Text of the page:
Linchpin Labs, a small Australian security company whose free utility Microsoft has blocked from loading unsigned drivers into Windows Vista, today lashed out at the American giant. Microsoft, said Linchpin, should set its own security house in order before it accuses other developers of turning their legitimate software into threats.
Earlier this month, the Sydney, Australia-based Linchpin released Atsiv, a program that uses a signed driver to load other, unsigned drivers into the 64-bit Vista kernel, behaviour that Microsoft said late last week evades a Vista security feature. In 64-bit Vista, only drivers accompanied by a valid digital certificate may load into the kernel; the provision is meant to stymie hackers from infiltrating the kernel with, among other things, malware-cloaking rootkits. Thursday, working with VeriSign, which had issued the Atsiv certificate, Microsoft got Atsiv's signing key revoked, blocking the utility from loading its driver.
Calling the certificate-bearing utility a "potential as well as actual security threat," Microsoft said it also recently added signatures to its antispyware program Windows Defender to detect, block and remove Atsiv's current driver.
On Monday, in response to e-mailed queries by Computerworld, Linchpin defended its software as legitimate. "[Atsiv] assists users of Microsoft Vista that are currently unable to use legacy hardware without signed drivers, and casual developers (such as hobbyists) that are not able to use a company's signing certificate," the company said. "With Atsiv, consumers could once again make use of their legacy hardware, actually increasing [emphasis in original] the user experience of Microsoft Windows Vista."
Even so, it knew when it was beat. "Linchpin Labs will not be acquiring a new certificate to support Atsiv, as Microsoft would undoubtedly push to revoke it as well," the statement read.
"[But] Atsiv does not threaten the user, nor does it provide anonymity to the client drivers that it is used to load," the company said before launching into a serious of rhetorical questions. "What is Microsoft doing to protect the consumer from actual malicious software for which Microsoft does not have a signature? What about signed drivers that contain exploitable vulnerabilities? What about drivers signed and supported by the malware industry?"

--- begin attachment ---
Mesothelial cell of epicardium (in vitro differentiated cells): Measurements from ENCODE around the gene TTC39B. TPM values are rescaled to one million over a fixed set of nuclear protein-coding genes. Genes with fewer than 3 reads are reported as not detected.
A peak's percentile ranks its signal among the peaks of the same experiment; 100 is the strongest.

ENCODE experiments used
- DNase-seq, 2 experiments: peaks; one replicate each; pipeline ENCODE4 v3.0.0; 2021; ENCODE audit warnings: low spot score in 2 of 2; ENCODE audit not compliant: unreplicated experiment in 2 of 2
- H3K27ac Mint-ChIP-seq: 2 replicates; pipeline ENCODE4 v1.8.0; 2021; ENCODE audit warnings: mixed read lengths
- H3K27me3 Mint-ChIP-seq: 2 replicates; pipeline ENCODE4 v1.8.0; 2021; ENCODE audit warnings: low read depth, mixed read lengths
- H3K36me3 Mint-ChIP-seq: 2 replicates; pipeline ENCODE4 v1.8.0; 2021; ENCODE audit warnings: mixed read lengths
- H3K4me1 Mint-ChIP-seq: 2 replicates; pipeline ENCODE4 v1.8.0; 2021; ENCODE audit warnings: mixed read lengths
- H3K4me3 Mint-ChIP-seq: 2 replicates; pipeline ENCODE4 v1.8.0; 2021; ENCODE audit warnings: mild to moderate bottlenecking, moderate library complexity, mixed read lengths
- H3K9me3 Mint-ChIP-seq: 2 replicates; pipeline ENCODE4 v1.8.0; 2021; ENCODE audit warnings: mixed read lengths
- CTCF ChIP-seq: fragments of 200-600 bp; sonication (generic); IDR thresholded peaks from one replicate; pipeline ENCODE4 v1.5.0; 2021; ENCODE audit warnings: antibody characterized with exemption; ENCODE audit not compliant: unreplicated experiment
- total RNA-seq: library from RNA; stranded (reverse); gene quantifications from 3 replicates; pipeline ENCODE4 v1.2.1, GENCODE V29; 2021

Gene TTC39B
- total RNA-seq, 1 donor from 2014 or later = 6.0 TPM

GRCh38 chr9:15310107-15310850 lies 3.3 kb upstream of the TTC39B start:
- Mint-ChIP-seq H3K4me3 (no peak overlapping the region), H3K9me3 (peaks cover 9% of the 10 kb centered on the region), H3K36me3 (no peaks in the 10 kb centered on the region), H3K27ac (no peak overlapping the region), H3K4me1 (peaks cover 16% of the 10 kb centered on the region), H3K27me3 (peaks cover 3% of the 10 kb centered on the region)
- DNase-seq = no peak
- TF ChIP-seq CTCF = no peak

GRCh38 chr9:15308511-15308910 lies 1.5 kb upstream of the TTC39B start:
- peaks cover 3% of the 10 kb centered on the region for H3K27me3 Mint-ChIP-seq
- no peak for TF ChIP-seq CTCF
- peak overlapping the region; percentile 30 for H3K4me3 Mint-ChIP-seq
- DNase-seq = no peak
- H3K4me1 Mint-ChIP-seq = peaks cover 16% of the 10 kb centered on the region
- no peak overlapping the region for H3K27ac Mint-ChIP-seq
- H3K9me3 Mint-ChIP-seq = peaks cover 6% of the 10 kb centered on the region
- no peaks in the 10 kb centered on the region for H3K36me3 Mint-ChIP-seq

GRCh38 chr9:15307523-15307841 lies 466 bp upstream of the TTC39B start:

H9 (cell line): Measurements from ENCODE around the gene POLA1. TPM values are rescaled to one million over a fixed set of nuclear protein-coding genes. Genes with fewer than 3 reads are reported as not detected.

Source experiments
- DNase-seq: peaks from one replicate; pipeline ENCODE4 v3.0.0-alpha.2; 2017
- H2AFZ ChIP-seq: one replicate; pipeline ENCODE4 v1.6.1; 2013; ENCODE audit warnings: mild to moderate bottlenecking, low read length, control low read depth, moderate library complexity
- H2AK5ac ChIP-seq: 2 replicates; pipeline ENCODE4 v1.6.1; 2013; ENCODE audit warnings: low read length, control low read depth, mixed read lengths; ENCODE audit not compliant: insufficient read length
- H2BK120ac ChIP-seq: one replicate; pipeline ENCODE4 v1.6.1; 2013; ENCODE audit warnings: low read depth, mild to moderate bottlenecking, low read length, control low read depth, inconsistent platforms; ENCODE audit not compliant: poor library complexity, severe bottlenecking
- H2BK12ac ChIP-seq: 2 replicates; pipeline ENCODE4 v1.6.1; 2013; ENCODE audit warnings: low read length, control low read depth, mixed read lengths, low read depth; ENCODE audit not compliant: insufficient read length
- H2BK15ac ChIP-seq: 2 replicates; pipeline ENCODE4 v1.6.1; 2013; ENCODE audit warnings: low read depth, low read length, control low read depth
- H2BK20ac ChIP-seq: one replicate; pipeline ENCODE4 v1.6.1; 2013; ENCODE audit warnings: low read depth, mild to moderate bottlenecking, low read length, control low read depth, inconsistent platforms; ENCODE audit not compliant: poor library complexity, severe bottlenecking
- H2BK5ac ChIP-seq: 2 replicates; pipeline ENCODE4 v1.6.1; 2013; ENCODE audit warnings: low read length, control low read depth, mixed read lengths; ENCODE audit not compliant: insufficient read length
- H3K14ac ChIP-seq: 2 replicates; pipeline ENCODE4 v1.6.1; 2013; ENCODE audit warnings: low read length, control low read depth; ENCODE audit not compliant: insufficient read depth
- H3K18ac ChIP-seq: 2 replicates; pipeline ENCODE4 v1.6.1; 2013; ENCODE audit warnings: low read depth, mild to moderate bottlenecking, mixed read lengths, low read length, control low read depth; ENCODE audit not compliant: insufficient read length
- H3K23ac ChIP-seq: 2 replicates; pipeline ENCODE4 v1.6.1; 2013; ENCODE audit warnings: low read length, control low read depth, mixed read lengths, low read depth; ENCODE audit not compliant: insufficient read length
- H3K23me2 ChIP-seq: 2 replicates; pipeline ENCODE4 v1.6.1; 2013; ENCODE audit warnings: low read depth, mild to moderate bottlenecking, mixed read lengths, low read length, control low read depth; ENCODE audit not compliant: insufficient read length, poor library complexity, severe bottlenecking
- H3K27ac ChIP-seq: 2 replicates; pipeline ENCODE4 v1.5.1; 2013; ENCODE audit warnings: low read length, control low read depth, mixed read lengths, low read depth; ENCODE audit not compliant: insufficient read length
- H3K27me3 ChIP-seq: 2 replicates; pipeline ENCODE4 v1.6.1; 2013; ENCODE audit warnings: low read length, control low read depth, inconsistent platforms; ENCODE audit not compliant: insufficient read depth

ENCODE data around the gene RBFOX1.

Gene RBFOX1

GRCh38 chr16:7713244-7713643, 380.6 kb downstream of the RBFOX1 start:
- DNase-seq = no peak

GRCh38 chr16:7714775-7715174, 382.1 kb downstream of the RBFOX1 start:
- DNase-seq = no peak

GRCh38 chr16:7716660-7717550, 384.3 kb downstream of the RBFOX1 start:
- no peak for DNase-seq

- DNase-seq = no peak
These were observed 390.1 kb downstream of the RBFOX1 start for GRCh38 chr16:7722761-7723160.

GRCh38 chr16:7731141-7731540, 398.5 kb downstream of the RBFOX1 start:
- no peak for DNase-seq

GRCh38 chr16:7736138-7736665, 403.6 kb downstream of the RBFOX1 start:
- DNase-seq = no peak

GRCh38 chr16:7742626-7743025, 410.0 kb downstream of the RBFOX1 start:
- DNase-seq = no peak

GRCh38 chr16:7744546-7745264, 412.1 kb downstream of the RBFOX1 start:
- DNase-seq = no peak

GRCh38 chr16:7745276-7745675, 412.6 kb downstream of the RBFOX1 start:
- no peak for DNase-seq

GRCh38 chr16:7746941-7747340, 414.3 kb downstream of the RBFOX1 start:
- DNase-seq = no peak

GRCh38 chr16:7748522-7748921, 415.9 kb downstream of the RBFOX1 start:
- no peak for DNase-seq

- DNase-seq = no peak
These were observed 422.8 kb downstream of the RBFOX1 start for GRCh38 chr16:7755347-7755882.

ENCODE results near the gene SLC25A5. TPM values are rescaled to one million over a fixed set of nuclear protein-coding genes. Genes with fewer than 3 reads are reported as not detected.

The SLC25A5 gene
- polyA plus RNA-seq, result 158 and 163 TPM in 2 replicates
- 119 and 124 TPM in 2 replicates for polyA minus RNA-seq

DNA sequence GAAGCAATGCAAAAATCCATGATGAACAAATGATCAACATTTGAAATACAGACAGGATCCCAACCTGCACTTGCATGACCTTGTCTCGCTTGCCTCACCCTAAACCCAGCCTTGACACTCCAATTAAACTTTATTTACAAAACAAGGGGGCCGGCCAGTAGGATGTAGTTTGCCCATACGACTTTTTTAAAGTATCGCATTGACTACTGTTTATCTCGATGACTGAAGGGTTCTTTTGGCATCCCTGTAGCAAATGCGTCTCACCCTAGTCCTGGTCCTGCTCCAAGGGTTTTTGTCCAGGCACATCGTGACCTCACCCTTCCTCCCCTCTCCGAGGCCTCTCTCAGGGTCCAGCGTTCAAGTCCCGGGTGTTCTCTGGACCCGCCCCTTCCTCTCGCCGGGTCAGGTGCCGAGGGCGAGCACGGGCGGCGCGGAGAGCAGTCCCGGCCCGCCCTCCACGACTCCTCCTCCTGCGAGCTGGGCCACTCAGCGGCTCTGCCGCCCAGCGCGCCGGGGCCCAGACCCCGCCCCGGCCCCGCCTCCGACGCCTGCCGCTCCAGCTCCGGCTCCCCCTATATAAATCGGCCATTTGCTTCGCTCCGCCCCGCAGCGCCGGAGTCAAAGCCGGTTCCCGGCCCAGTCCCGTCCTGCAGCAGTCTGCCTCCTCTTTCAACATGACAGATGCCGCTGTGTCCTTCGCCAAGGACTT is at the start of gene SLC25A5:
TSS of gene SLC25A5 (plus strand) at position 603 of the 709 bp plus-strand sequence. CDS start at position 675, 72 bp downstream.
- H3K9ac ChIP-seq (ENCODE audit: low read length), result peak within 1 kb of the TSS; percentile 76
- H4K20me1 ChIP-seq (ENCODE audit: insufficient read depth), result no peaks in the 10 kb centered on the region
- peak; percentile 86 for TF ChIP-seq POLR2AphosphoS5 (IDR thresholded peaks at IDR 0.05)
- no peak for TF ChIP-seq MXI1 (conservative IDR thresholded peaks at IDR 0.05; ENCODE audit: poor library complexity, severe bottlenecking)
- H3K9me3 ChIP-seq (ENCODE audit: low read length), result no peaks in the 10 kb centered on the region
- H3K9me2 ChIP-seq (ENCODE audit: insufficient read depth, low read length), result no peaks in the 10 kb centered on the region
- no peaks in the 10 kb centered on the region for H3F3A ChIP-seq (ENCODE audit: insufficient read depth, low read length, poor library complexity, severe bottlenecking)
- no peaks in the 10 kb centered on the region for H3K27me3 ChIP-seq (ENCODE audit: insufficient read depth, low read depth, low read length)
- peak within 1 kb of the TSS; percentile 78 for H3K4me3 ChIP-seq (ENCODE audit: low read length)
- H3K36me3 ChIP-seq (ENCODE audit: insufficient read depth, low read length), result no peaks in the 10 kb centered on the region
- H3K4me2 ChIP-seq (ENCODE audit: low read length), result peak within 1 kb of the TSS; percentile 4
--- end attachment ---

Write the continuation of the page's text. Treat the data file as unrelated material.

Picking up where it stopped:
As have users reacting to the blog posting in which Windows security architect Scott Field announced the revocation of Atsiv's certificate, Linchpin cast Microsoft's move as the first step on a slippery slope. "The fact [that] Microsoft has taken it upon itself to revoke the Atsiv certificate based on its own definition for malware sets a concerning precedent, one that should not be ignored," Linchpin said. "What if anti-SRE [software reverse engineering] software from company X incorporates a stealth service to help protect products? What if software from company Z implements a system for injecting and running Linux drivers in the Windows kernel?"
Linchpin also unleashed the "A" word -- antitrust. "The long-term impact of this decision by Microsoft will be interesting, as denial-of-service of legitimate software, justified by an arbitrary definition of malware and subjectively enforced, raises the question of antitrust violations."
Others expressed similar thoughts in reaction to Field's blog. "I don't like the idea that MS [Microsoft] can be the sole arbiter of what I can and can't run on my machine," wrote someone identified only as Peter. "What happens when a vendor releases a driver for a piece of software that competes with a MS product? I really don't like where MS is going on this."
Several users also commenting to Field's post, however, noted that the certificate revocation doesn't necessarily preclude Atsiv use, since one can load unsigned code by pressing F8 at boot and choosing "Disable Driver Signature Enforcement."
But that raised more questions. "While this would appear to be a legitimate method of loading an otherwise unsigned driver because it is using Microsoft documented methods, I wonder how this differs greatly from what Atsiv set out to do," said a user named Ben. "Atsiv used Microsoft-documented methods."
Linchpin's last word on the brouhaha was a final shot at Microsoft. "[We] would like to suggest that Microsoft spend less time using debatable policy as a security mechanism, and spend more time actually tightening its operating systems," the company said. "For the casual reader, we encourage awareness of the difference between solid security and a powerful marketing campaign."